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Reconstruction (1968) More at IMDbPro »Reconstituirea (original title)


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Horia Patrascu (novel)
Horia Patrascu (screenplay)
Release Date:
1968 (Romania) See more »
A prosecutor, policemen and teacher bring the students Vuica and Nicu to a restaurant to re-enact their drunken brawl there, and have it filmed to show the effects of alcoholism. | Add synopsis »
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More than a radical with a camera See more (5 total) »


  (in credits order)
George Constantin ... Procurorul
Emil Botta ... Paveliu
George Mihaita ... Vuica
Vladimir Gaitan ... Nicu
Ernest Maftei ... Dumitrescu
Ileana Popovici ... Domnisoara
Stefan Moisescu ... Dragan
Nikolaus Wolcz ... Vlad (as Niky Volcz)
Ion Radulescu ... Toma
Nita Anastase
Vasile Alexandru
Teodor Berca
Elena Fronus

Directed by
Lucian Pintilie 
Writing credits
(in alphabetical order)
Horia Patrascu  novel
Horia Patrascu  screenplay
Lucian Pintilie 

Produced by
Mihai Opris .... producer
Cinematography by
Sergiu Huzum 
Film Editing by
Eugenia Naghi 
Production Design by
Aureliu Ionescu  (as Aurel Ionescu)
Costume Design by
Aureliu Ionescu 
Florina Tomescu 
Makeup Department
Paraschiva Coman .... makeup artist
Production Management
Gheorghe Löve .... production manager (as Gheorghe Löwe)
Alexandru Nae .... production manager
Ion Radulescu .... production supervisor
Second Unit Director or Assistant Director
Edith Mandel .... assistant director
Sound Department
Andrei Papp .... sound editor
Eugen Zaharia .... sound assistant
Camera and Electrical Department
Stefan Ciurea .... still photographer
Paul Misirgic .... assistant camera
Dinu Tanase .... assistant camera
Costume and Wardrobe Department
Maria Stan .... wardrobe
Editorial Department
Rodica Bokor .... second editor
Angela Pascu .... grader
Iulia Vincenz .... assistant editor

Production Companies

Additional Details

Also Known As:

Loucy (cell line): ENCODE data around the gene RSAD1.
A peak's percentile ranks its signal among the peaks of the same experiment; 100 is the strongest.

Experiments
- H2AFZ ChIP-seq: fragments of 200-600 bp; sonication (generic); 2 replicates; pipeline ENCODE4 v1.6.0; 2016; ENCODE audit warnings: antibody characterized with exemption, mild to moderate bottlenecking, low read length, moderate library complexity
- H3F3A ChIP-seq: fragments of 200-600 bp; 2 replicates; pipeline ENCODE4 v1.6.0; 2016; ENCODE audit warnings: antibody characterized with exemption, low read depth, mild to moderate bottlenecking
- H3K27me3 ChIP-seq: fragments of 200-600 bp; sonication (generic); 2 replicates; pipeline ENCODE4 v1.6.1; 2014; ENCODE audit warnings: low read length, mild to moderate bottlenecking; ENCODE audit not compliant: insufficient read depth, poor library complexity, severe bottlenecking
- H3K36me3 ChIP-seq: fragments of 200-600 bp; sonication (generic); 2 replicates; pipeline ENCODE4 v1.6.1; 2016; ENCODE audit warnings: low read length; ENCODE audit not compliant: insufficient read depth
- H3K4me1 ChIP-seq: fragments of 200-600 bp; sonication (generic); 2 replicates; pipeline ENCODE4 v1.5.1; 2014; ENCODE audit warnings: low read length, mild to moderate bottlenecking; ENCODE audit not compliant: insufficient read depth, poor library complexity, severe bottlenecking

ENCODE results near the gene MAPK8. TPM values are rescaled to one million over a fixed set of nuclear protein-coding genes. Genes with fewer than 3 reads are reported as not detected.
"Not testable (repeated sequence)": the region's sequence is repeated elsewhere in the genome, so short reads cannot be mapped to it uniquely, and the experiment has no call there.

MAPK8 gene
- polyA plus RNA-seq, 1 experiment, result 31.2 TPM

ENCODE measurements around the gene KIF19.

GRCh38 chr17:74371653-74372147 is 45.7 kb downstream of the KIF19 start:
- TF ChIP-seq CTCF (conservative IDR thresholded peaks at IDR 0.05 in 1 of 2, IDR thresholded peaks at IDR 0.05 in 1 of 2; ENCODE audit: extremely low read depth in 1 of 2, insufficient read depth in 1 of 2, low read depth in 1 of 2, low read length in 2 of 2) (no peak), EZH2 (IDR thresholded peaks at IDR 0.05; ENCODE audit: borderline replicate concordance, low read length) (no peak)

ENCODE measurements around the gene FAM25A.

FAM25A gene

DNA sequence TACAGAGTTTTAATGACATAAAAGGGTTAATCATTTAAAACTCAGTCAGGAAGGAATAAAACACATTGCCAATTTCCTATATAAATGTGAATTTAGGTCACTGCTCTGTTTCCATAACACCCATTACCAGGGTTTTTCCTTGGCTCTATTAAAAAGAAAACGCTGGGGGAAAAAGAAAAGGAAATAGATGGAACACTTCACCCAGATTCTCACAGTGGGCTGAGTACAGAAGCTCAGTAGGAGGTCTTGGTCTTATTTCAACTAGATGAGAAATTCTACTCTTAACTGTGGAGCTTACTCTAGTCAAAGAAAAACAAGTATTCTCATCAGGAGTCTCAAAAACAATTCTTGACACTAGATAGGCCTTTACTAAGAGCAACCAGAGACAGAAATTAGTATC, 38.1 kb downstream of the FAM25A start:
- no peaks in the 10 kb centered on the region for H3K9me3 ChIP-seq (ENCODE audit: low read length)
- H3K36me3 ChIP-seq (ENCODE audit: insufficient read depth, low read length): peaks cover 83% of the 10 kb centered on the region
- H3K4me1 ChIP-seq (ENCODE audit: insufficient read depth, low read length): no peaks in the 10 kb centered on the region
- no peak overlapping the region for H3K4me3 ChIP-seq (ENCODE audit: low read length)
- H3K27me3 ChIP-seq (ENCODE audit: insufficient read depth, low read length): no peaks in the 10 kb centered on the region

"Reconstituirea" - Romania (original title)
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100 min
Sound Mix:
Filming Locations:

Did You Know?

Named the best Romanian movie of all times by the Romanian Movie Critics Association.See more »
Movie Connections:
Spoofs Reconstruction (1960)See more »


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More than a radical with a camera, 9 March 2016
Author: Steve Pulaski from United States

NOTE: This film was recommended to me by Brian Risselada for "Steve Pulaski Sees It."

Lucian Pintilie's Reconstruction is among one of the most unique films I've seen when it comes to inciting social commentary about an abusive, authoritarian society, in addition to being a film incorporating some original and layered sound and visual aesthetics, as well. It's a film centered around a filmmaking crew, who, instructed by the Romanian government, are working on an anti-alcohol/alcoholism video involving the same two students who got into a fight after having a bit too much to drink. Despite the fact that the crew are working on a mountain near a river, a series of different figures and locations are shown to give us a feeling that other areas are nearby that are just as effected by some sort of authoritarian interference as the folks tasked with shooting this film.

At various different points of the film, we see such things as an industrial railyard, rural life with an older woman attending to geese, an urban locale, and even a beach showcasing a more tropical atmosphere. Pintilie is also sure that during these deviations in setting, we don't always hear appropriate sounds pertaining to the location, which allows him and his crew of sound editors to toy with the different regions and create asynchronous background noise for many of these scenes. The result is quite unforeseeable, as even more established filmmakers don't always know how to adequately implement this nor do they even find themselves taking those kinds of risks.

Also implemented are a variety of montages, both conventional and dialectal, so seamlessly crafted they'd make Sergei Eisenstein blush. While Eisenstein incorporated those revolutionary cinematic tactics to instill some sort of propaganda or grandiose message about government control, Pintilie metaphorically finds himself ripping up celluloid in order to give us something welcomed and different in Reconstruction. Pintilie works to establish the use of montage and jump-cuts in a way that intersects beautifully with the recurring theme of a manipulative ruling class that shows his prose as a director rather than a radical with a camera.

Where Jean-Luc Godard radically rebelled against aesthetic conventions of French traditionalism in the 1960's, Pintilie seems to subtly manipulate to the point where he tricks you into thinking you're simply watching another film until you really zero in and notice that the aesthetics have played you. Where Godard altered and chopped up a conventional narrative, Pintilie alters in post-production and creates a fabulous film rebelling against authority, working under an unfair regime, and many more things I'm not quite sure I adequately understand or can summarize. What I can say, however, is that Reconstruction is a curious, almost fully subversive, work of cinema.

Starring: George Constantin, Emil Botta, George Mihaita, and Vladimir Gaitan. Directed by: Lucian Pintilie.

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